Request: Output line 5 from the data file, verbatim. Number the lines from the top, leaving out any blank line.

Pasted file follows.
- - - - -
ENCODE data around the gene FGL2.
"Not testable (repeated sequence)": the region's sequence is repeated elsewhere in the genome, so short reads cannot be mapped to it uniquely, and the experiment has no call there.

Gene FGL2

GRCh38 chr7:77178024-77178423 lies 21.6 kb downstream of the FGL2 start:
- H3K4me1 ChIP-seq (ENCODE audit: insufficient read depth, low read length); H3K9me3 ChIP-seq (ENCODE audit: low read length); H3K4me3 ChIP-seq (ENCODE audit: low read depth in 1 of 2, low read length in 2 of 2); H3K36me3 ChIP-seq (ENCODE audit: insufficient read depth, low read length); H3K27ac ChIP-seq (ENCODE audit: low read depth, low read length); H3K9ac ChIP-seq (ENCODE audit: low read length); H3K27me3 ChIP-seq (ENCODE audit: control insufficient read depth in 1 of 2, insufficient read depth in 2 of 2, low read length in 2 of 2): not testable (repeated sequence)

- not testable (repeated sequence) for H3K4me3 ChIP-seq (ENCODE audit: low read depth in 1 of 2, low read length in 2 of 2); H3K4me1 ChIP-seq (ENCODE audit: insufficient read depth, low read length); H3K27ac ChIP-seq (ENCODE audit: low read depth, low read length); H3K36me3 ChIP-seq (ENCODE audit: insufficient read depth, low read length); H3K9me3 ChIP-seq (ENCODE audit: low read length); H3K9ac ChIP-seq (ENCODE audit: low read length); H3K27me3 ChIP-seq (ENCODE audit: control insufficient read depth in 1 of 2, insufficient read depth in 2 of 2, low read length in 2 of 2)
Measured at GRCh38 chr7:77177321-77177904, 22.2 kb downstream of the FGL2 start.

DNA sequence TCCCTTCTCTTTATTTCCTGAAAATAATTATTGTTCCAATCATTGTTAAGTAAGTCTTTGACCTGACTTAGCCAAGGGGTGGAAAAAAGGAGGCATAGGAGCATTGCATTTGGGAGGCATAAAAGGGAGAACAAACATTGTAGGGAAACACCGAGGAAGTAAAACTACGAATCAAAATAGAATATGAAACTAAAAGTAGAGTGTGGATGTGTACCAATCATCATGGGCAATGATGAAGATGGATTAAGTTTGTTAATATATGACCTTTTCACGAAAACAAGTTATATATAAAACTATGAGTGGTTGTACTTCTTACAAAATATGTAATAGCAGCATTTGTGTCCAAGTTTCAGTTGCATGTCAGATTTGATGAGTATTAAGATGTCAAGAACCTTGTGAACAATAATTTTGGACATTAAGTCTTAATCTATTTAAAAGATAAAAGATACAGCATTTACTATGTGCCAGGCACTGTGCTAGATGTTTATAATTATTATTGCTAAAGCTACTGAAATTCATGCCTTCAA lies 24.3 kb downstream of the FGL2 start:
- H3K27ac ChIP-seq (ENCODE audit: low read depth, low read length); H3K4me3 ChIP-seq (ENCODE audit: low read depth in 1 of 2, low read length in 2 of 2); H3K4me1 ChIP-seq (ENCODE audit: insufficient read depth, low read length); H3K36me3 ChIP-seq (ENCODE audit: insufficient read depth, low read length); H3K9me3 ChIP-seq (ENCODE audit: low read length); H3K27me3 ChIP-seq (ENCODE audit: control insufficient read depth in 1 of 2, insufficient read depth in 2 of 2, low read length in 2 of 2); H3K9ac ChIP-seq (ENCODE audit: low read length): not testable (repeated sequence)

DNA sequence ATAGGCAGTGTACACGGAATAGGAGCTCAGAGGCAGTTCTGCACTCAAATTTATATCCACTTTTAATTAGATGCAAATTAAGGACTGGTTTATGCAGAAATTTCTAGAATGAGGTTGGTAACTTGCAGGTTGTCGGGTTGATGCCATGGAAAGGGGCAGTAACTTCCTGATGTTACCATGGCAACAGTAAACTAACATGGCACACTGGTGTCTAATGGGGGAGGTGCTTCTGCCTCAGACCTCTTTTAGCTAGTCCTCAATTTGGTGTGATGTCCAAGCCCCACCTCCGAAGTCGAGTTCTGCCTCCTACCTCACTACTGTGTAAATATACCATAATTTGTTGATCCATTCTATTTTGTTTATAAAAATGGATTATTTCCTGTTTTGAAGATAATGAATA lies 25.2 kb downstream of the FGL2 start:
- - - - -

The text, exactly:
- H3K4me1 ChIP-seq (ENCODE audit: insufficient read depth, low read length); H3K9me3 ChIP-seq (ENCODE audit: low read length); H3K4me3 ChIP-seq (ENCODE audit: low read depth in 1 of 2, low read length in 2 of 2); H3K36me3 ChIP-seq (ENCODE audit: insufficient read depth, low read length); H3K27ac ChIP-seq (ENCODE audit: low read depth, low read length); H3K9ac ChIP-seq (ENCODE audit: low read length); H3K27me3 ChIP-seq (ENCODE audit: control insufficient read depth in 1 of 2, insufficient read depth in 2 of 2, low read length in 2 of 2): not testable (repeated sequence)